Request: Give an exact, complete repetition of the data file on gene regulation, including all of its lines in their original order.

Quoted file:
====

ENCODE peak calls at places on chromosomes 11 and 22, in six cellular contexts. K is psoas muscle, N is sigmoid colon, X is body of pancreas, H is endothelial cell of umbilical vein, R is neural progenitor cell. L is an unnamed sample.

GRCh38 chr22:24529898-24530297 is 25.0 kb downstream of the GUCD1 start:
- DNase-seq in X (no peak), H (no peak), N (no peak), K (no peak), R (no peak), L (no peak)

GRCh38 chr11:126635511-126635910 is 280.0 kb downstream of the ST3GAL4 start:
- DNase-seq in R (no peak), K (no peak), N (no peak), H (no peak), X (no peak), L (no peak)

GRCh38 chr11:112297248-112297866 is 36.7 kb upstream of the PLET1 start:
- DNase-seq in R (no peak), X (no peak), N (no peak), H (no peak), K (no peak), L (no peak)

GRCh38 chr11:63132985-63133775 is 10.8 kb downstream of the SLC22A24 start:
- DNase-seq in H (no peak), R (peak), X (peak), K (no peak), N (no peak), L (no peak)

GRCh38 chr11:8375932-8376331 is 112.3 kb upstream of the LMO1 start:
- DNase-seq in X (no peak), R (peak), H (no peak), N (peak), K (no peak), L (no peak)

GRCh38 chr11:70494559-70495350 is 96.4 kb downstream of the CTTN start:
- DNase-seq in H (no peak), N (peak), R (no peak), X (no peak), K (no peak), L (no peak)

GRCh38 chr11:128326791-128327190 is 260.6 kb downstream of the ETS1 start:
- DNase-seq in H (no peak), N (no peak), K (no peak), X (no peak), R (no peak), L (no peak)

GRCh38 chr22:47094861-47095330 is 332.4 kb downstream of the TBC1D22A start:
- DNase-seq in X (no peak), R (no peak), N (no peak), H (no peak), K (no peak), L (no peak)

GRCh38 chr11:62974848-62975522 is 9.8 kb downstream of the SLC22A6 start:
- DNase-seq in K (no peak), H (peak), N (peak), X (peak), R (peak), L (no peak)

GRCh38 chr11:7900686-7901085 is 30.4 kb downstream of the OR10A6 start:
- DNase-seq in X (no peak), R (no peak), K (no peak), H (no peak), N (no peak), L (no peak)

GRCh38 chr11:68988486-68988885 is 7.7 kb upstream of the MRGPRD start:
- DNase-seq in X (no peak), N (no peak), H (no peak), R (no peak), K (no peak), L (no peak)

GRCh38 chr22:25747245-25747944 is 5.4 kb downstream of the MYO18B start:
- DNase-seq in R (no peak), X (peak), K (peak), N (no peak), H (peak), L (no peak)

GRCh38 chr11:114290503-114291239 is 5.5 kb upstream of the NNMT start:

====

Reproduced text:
ENCODE peak calls at places on chromosomes 11 and 22, in six cellular contexts. K is psoas muscle, N is sigmoid colon, X is body of pancreas, H is endothelial cell of umbilical vein, R is neural progenitor cell. L is an unnamed sample.

GRCh38 chr22:24529898-24530297 is 25.0 kb downstream of the GUCD1 start:
- DNase-seq in X (no peak), H (no peak), N (no peak), K (no peak), R (no peak), L (no peak)

GRCh38 chr11:126635511-126635910 is 280.0 kb downstream of the ST3GAL4 start:
- DNase-seq in R (no peak), K (no peak), N (no peak), H (no peak), X (no peak), L (no peak)

GRCh38 chr11:112297248-112297866 is 36.7 kb upstream of the PLET1 start:
- DNase-seq in R (no peak), X (no peak), N (no peak), H (no peak), K (no peak), L (no peak)

GRCh38 chr11:63132985-63133775 is 10.8 kb downstream of the SLC22A24 start:
- DNase-seq in H (no peak), R (peak), X (peak), K (no peak), N (no peak), L (no peak)

GRCh38 chr11:8375932-8376331 is 112.3 kb upstream of the LMO1 start:
- DNase-seq in X (no peak), R (peak), H (no peak), N (peak), K (no peak), L (no peak)

GRCh38 chr11:70494559-70495350 is 96.4 kb downstream of the CTTN start:
- DNase-seq in H (no peak), N (peak), R (no peak), X (no peak), K (no peak), L (no peak)

GRCh38 chr11:128326791-128327190 is 260.6 kb downstream of the ETS1 start:
- DNase-seq in H (no peak), N (no peak), K (no peak), X (no peak), R (no peak), L (no peak)

GRCh38 chr22:47094861-47095330 is 332.4 kb downstream of the TBC1D22A start:
- DNase-seq in X (no peak), R (no peak), N (no peak), H (no peak), K (no peak), L (no peak)

GRCh38 chr11:62974848-62975522 is 9.8 kb downstream of the SLC22A6 start:
- DNase-seq in K (no peak), H (peak), N (peak), X (peak), R (peak), L (no peak)

GRCh38 chr11:7900686-7901085 is 30.4 kb downstream of the OR10A6 start:
- DNase-seq in X (no peak), R (no peak), K (no peak), H (no peak), N (no peak), L (no peak)

GRCh38 chr11:68988486-68988885 is 7.7 kb upstream of the MRGPRD start:
- DNase-seq in X (no peak), N (no peak), H (no peak), R (no peak), K (no peak), L (no peak)

GRCh38 chr22:25747245-25747944 is 5.4 kb downstream of the MYO18B start:
- DNase-seq in R (no peak), X (peak), K (peak), N (no peak), H (peak), L (no peak)

GRCh38 chr11:114290503-114291239 is 5.5 kb upstream of the NNMT start: